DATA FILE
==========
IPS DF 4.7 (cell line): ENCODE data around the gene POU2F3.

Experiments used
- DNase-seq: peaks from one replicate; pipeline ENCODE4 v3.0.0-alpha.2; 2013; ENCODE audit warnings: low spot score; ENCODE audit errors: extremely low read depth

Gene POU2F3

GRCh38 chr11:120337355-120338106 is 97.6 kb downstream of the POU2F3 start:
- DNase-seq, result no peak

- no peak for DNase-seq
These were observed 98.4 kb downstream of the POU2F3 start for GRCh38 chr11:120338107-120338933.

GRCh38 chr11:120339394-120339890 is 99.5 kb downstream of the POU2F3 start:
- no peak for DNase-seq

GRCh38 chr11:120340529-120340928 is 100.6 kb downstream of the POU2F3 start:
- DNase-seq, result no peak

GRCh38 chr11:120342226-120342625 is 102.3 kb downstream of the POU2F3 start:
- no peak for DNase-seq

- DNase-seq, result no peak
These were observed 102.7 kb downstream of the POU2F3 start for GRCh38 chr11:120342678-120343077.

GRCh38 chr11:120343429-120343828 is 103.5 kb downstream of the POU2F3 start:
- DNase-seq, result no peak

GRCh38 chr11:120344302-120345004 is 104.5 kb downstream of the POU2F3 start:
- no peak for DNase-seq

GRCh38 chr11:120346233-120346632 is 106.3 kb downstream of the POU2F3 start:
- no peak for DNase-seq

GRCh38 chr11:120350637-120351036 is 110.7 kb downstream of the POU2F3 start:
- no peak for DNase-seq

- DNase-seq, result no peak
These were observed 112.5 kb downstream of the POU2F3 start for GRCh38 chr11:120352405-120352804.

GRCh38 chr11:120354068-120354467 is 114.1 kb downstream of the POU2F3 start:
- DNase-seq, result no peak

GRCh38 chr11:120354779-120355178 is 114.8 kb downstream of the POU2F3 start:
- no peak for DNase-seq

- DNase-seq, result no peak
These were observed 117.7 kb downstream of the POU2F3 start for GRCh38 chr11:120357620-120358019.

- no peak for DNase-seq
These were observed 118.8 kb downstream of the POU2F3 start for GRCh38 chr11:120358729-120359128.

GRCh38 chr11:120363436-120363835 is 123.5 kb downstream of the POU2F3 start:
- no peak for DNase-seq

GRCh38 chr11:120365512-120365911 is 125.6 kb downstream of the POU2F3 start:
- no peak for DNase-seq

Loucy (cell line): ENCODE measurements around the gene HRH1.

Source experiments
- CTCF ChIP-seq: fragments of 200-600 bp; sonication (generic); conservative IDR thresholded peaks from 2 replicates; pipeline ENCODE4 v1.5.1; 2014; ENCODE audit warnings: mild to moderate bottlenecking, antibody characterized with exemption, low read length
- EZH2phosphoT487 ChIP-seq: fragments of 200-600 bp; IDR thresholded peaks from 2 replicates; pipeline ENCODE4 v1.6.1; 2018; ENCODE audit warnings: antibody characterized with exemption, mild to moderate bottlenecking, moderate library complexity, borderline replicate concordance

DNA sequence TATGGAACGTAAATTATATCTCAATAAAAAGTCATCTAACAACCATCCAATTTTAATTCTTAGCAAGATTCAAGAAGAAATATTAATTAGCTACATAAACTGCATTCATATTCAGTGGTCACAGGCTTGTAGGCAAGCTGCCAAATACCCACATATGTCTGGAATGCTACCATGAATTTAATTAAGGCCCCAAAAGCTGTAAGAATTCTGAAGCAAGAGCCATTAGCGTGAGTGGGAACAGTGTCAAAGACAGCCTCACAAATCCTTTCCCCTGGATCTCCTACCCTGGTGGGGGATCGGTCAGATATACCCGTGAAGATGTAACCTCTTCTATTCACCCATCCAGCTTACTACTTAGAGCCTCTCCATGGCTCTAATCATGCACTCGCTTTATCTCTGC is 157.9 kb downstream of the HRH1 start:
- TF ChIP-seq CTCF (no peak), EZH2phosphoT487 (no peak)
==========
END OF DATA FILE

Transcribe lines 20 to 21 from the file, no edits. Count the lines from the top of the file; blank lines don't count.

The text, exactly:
- no peak for DNase-seq

GRCh38 chr11:120346233-120346632 is 106.3 kb downstream of the POU2F3 start: